Mid-Year Resolutions Update: Audiobooks

I’m actually faring pretty well on my New Year’s resolutions this year. One I wanted to focus on here was the resolution to “Take time to read more.” I actually started a Google Doc to keep track of what books I’ve been consuming (since a large portion are audiobooks during my commute), as I’ve been tearing through them. Sometime around April I started juggling both an audiobook, an e-book, and a physical book all at once, which I’ve more or less continued since then. I also tried to rotate between fact and fiction, but that structure quickly fell apart to me reading whatever sounded interesting at the time.

I should note that the Oregon library system has an incredible website for downloading audiobooks and e-books. I download them straight onto my phone, plug that into an audio jack in my car, and go. Also good for listening to with headphones while folding laundry or walking or gardening. It doesn’t have every book like Audible might, but I’ve found a lot of great ones just by exploring their collection. Here’s my list:

ASOIAF – Dance of the Dragons, Book 5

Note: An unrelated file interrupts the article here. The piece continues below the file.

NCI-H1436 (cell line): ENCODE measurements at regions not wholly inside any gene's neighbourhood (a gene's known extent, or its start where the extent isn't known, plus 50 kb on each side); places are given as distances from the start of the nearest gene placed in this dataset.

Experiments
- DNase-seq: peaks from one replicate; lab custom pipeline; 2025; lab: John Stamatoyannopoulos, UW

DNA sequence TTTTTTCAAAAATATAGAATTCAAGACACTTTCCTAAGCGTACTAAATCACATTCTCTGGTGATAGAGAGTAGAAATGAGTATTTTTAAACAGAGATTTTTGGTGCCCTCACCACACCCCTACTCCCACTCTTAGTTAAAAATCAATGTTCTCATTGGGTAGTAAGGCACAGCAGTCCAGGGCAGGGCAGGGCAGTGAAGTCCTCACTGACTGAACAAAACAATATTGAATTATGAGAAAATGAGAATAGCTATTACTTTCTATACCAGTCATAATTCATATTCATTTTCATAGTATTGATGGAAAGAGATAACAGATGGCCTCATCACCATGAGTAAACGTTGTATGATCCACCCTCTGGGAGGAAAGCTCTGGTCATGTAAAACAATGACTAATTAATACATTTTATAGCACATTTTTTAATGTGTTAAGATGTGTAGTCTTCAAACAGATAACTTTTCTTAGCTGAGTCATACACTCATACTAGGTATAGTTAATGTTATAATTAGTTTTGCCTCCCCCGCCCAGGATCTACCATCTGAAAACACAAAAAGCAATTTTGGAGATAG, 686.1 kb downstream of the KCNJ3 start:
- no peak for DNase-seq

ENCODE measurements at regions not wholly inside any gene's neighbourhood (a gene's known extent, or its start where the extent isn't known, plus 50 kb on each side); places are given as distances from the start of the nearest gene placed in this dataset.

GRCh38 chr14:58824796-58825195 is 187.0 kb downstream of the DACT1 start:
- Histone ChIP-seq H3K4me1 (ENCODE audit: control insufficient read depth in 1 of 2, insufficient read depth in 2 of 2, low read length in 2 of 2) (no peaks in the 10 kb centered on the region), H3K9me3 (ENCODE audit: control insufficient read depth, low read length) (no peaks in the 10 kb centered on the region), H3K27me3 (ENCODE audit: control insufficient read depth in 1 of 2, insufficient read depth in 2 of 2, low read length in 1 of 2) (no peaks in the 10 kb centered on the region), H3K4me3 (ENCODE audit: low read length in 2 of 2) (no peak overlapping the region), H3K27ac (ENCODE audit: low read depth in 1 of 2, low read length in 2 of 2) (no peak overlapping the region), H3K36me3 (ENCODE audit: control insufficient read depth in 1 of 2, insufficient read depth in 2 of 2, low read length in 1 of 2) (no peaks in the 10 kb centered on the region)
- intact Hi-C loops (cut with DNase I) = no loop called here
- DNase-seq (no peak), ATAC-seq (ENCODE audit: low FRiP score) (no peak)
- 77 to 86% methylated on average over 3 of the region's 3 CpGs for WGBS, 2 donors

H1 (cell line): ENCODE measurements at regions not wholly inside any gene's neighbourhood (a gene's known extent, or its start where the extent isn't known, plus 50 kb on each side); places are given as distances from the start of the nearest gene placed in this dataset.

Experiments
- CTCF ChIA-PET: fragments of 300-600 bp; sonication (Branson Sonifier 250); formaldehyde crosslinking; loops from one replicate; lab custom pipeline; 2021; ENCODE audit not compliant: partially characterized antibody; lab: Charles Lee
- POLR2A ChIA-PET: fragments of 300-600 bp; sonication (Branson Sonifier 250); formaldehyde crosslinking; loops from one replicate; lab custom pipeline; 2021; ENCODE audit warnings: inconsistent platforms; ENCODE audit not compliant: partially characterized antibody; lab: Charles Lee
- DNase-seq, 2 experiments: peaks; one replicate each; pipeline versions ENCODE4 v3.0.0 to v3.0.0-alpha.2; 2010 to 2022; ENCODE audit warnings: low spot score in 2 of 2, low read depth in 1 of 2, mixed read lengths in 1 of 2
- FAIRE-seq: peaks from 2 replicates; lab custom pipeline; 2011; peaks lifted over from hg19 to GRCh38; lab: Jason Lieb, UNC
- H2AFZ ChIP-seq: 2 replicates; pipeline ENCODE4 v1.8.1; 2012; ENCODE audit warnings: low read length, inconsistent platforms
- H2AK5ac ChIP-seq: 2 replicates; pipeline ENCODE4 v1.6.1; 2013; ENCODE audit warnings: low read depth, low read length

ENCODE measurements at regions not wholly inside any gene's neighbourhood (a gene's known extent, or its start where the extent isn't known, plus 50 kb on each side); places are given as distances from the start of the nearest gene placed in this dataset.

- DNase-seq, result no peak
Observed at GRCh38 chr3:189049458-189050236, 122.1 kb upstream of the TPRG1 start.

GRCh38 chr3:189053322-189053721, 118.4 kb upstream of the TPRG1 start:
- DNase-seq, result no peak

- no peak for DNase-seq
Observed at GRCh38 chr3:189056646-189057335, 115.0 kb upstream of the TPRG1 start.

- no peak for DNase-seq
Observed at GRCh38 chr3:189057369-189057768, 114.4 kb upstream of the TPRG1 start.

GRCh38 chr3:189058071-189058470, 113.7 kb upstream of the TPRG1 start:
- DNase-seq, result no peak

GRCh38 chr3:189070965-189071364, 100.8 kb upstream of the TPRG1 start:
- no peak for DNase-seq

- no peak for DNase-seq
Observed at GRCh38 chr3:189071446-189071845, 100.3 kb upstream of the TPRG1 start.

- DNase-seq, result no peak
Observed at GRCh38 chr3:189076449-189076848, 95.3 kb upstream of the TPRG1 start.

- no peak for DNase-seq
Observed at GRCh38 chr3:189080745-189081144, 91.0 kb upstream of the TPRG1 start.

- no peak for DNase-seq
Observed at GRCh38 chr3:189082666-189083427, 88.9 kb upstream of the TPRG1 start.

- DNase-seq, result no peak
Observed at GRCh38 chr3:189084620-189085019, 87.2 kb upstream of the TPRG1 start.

, by George RR Martin
If You Ask Me (and of Course You Won’t)
by Betty White
Farm Anatomy
by Julia Rothman
The Hunger Games
by Suzanne Collins
Catching Fire
by Suzanne Collins
by Suzanne Collins

Stubborn Twig by Lauren Kessler
Wheat Belly
by William Davis MD
Hell House
by Richard Matheson
The Commitment
by Dan Savage

An Education by Lynn Barber
Anna Karenina
by Leo Tolstoy (kinda- ¼ of it, then the in depth Wiki summary)
Patience with God: Faith for People Who Don’t Like Religion (or Atheism)
by Frank Schaeffer
Bliss, Remembered
by Frank Deford

My Horizontal Life: A Collection of One-Night Stands by Chelsea Handler
The Year of the Hare
by Arto Paasilinna
I Am Legend and Other Stories
by Richard Matheson
Fifty Shades of Grey
by E L James
Helter Skelter
by Vincent Bugliosi
The Bag Lady Papers: The Priceless Experience of Losing it All
by Alexandra Penney

Sea Change by Jeremy Page
Other Kingdoms
by Richard Matheson
My Life As a Ten Year Old Boy
by Nancy Cartwright
2012: The War for Souls
by Whitley Strieber
The Robber Bride
by Margaret Atwood
Let’s Pretend this Never Happened
by Jenny Lawson

Is Everyone Hanging Out Without Me? (and Other Concerns) by Mindy Kaling
The Ghost Map: the Story of London’s Most Terrifying Epidemic– and how it Changed Science, Cities and the Modern World
by Steven Johnson
Learn in Your Car Italian Complete
by Henry N. Raymond (finished as far as I needed)
Fifty Shades Darker
by E L James
by Tina Fey
The Wedding Ceremony Planner: The Essential Guide to the Most Important Part of Your Wedding Day
by Reverend Judith Johnson PhD
The Seven Principles for Making Marriage Work
by John Gottman (only half before the title expired)
Harry Potter & the Sorcerer’s Stone
by JK Rowling